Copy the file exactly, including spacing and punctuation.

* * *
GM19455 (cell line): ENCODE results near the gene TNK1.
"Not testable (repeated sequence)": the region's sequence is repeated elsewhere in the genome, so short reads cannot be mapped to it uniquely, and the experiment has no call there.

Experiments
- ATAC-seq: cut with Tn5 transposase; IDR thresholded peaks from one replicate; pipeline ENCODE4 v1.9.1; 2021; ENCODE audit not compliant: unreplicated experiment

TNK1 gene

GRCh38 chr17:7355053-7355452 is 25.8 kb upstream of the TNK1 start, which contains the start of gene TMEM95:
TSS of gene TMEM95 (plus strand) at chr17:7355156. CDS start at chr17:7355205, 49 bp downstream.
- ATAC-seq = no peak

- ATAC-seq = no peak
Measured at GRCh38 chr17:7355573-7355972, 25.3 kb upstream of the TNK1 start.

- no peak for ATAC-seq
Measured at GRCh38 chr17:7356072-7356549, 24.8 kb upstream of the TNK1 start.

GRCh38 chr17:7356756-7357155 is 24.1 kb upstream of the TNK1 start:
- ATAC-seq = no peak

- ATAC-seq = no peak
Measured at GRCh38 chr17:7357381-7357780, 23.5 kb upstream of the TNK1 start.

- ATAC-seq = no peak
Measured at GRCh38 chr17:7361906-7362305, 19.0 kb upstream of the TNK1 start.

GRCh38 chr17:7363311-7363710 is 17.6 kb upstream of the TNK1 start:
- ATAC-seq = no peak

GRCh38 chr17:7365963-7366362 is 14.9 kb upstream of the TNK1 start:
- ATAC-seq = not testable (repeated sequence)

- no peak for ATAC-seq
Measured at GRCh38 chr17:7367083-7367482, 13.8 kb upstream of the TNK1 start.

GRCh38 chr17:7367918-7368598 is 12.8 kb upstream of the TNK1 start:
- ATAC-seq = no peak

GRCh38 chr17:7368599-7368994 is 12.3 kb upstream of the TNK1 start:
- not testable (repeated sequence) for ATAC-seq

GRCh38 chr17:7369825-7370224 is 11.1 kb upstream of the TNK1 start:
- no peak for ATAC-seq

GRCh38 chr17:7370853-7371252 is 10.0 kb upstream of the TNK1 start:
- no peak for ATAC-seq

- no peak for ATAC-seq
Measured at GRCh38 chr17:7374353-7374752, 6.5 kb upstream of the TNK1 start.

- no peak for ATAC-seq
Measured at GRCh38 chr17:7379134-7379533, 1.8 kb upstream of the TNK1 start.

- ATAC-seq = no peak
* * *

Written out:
GM19455 (cell line): ENCODE results near the gene TNK1.
"Not testable (repeated sequence)": the region's sequence is repeated elsewhere in the genome, so short reads cannot be mapped to it uniquely, and the experiment has no call there.

Experiments
- ATAC-seq: cut with Tn5 transposase; IDR thresholded peaks from one replicate; pipeline ENCODE4 v1.9.1; 2021; ENCODE audit not compliant: unreplicated experiment

TNK1 gene

GRCh38 chr17:7355053-7355452 is 25.8 kb upstream of the TNK1 start, which contains the start of gene TMEM95:
TSS of gene TMEM95 (plus strand) at chr17:7355156. CDS start at chr17:7355205, 49 bp downstream.
- ATAC-seq = no peak

- ATAC-seq = no peak
Measured at GRCh38 chr17:7355573-7355972, 25.3 kb upstream of the TNK1 start.

- no peak for ATAC-seq
Measured at GRCh38 chr17:7356072-7356549, 24.8 kb upstream of the TNK1 start.

GRCh38 chr17:7356756-7357155 is 24.1 kb upstream of the TNK1 start:
- ATAC-seq = no peak

- ATAC-seq = no peak
Measured at GRCh38 chr17:7357381-7357780, 23.5 kb upstream of the TNK1 start.

- ATAC-seq = no peak
Measured at GRCh38 chr17:7361906-7362305, 19.0 kb upstream of the TNK1 start.

GRCh38 chr17:7363311-7363710 is 17.6 kb upstream of the TNK1 start:
- ATAC-seq = no peak

GRCh38 chr17:7365963-7366362 is 14.9 kb upstream of the TNK1 start:
- ATAC-seq = not testable (repeated sequence)

- no peak for ATAC-seq
Measured at GRCh38 chr17:7367083-7367482, 13.8 kb upstream of the TNK1 start.

GRCh38 chr17:7367918-7368598 is 12.8 kb upstream of the TNK1 start:
- ATAC-seq = no peak

GRCh38 chr17:7368599-7368994 is 12.3 kb upstream of the TNK1 start:
- not testable (repeated sequence) for ATAC-seq

GRCh38 chr17:7369825-7370224 is 11.1 kb upstream of the TNK1 start:
- no peak for ATAC-seq

GRCh38 chr17:7370853-7371252 is 10.0 kb upstream of the TNK1 start:
- no peak for ATAC-seq

- no peak for ATAC-seq
Measured at GRCh38 chr17:7374353-7374752, 6.5 kb upstream of the TNK1 start.

- no peak for ATAC-seq
Measured at GRCh38 chr17:7379134-7379533, 1.8 kb upstream of the TNK1 start.

- ATAC-seq = no peak